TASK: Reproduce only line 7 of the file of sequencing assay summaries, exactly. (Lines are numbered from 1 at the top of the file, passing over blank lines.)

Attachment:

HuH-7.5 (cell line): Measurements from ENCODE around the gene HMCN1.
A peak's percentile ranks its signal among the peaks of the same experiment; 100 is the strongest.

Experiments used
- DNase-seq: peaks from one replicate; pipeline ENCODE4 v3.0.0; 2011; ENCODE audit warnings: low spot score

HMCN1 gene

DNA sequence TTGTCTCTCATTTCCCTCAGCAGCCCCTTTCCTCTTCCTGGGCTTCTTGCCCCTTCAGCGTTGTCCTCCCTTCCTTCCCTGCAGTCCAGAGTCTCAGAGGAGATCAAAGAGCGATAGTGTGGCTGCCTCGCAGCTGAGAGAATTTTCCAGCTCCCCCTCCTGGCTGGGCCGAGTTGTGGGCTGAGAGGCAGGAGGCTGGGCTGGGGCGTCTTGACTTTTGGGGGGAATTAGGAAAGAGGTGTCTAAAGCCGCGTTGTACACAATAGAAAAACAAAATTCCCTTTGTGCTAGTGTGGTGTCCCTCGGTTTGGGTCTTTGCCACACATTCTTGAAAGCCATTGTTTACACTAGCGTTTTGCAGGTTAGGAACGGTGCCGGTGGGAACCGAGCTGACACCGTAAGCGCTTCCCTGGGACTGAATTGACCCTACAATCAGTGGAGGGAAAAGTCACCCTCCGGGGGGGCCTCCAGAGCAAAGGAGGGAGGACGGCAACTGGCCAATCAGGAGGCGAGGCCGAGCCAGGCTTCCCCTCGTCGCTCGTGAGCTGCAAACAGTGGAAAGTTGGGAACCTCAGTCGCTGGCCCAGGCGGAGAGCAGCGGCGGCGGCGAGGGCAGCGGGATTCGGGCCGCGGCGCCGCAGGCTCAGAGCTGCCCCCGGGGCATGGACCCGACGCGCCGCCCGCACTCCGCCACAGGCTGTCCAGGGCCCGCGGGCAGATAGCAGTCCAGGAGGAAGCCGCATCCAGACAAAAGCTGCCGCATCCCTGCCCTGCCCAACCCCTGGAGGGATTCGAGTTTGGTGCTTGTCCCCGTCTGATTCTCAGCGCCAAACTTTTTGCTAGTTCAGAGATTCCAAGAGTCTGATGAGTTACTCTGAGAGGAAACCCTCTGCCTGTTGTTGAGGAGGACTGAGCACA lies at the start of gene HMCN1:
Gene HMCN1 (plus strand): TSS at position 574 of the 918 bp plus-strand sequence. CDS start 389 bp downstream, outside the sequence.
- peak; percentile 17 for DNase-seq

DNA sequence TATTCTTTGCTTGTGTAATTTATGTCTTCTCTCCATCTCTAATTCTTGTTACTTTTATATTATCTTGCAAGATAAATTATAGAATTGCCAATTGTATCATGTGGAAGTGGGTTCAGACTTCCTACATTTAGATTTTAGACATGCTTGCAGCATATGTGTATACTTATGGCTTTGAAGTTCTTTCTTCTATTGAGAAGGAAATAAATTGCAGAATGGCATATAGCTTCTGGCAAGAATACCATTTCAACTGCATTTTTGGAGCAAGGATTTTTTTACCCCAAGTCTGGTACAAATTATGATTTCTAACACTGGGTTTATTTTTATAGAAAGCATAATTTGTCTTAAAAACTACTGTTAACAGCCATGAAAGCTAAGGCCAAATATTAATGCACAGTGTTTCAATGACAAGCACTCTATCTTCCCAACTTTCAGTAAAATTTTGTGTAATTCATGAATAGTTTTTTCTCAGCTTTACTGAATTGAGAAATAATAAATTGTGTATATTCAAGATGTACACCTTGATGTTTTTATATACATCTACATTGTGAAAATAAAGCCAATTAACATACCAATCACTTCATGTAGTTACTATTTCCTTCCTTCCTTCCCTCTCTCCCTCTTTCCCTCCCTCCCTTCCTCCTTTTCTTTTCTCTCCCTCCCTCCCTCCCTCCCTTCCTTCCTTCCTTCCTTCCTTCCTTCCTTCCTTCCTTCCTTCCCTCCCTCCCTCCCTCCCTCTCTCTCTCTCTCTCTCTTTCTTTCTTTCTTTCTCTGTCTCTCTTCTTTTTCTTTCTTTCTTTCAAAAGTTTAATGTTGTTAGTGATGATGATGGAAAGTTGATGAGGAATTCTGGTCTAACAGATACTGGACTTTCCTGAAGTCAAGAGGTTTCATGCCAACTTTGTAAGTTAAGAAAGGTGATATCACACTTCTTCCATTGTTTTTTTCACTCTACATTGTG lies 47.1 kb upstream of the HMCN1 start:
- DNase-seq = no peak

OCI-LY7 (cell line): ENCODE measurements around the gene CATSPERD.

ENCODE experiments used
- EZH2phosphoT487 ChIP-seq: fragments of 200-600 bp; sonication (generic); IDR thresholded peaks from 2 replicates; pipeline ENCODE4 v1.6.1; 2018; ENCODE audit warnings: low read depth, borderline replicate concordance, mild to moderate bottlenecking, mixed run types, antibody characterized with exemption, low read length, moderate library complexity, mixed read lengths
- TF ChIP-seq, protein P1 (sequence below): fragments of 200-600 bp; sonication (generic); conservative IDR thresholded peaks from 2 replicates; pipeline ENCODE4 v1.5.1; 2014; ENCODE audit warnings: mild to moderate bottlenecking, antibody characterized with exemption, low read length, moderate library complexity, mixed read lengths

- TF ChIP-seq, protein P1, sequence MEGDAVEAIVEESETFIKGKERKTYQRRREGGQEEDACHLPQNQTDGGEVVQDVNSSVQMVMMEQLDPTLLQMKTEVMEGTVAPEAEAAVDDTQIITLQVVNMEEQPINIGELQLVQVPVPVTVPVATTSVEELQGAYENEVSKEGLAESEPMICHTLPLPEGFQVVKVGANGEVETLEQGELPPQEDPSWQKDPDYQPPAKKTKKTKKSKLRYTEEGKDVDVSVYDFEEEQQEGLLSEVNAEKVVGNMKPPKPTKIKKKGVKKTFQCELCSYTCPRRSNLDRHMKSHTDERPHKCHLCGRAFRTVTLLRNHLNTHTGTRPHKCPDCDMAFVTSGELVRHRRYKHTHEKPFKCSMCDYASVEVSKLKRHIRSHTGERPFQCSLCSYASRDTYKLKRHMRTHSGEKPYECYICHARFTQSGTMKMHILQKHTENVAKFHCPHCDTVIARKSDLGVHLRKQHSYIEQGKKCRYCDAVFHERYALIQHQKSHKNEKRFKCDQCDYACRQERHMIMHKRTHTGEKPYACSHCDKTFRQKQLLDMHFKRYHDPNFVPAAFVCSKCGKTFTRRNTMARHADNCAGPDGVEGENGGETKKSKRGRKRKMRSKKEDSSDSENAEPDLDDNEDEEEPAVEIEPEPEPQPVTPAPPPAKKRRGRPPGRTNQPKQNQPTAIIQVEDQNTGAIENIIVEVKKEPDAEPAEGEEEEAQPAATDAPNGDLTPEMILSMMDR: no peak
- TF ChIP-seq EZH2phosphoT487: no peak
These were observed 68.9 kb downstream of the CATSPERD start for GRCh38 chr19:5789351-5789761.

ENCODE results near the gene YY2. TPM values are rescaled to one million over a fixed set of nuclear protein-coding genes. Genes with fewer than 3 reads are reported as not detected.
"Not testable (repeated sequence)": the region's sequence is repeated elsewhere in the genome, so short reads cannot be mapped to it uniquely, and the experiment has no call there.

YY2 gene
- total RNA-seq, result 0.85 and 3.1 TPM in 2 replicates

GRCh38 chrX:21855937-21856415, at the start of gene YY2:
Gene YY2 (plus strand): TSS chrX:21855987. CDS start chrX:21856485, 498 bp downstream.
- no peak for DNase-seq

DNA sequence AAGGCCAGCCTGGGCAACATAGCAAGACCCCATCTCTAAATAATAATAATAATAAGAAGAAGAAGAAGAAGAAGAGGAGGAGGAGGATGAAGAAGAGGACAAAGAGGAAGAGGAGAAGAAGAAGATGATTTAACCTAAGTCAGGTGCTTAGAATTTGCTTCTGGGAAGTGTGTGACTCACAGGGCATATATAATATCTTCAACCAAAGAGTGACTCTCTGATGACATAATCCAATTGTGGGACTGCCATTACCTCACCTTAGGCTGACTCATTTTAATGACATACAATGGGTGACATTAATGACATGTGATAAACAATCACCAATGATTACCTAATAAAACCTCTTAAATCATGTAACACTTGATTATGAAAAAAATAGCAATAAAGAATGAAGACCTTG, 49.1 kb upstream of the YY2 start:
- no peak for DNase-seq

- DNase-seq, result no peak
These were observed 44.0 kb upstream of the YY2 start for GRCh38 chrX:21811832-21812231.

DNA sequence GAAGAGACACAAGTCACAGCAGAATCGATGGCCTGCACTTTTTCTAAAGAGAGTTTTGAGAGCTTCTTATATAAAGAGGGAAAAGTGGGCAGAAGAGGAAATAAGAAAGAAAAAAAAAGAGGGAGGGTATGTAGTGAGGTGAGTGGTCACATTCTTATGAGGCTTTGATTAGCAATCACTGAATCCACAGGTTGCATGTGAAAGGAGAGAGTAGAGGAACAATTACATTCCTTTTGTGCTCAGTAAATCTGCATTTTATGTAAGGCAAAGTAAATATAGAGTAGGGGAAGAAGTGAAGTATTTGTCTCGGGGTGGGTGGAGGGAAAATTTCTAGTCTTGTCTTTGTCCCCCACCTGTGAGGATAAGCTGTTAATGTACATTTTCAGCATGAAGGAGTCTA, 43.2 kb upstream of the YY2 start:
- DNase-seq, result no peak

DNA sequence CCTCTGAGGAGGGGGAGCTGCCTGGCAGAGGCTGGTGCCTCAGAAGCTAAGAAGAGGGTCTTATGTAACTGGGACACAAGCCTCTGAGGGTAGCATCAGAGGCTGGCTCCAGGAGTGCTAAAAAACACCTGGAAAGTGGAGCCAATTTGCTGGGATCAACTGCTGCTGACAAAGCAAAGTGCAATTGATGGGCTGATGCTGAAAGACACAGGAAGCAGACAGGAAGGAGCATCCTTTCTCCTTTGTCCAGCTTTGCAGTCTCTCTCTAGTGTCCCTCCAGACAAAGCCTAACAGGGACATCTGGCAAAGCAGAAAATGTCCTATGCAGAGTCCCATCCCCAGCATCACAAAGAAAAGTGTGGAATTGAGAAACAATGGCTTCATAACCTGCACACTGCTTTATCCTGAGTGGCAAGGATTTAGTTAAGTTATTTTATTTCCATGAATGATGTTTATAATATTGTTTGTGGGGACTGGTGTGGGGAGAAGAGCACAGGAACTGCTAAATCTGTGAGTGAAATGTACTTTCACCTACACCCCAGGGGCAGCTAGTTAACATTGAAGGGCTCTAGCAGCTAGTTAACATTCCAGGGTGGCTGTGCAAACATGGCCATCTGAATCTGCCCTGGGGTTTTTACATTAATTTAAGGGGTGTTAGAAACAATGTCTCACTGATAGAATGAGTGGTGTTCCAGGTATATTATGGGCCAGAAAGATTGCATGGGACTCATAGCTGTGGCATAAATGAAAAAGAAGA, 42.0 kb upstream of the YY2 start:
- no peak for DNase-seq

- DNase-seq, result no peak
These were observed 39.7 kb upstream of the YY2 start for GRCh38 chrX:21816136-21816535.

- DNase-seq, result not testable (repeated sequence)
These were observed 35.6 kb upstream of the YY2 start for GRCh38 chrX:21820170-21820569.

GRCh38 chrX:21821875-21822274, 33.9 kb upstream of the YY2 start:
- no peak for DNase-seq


Gene HMCN1 (plus strand): TSS at position 574 of the 918 bp plus-strand sequence. CDS start 389 bp downstream, outside the sequence.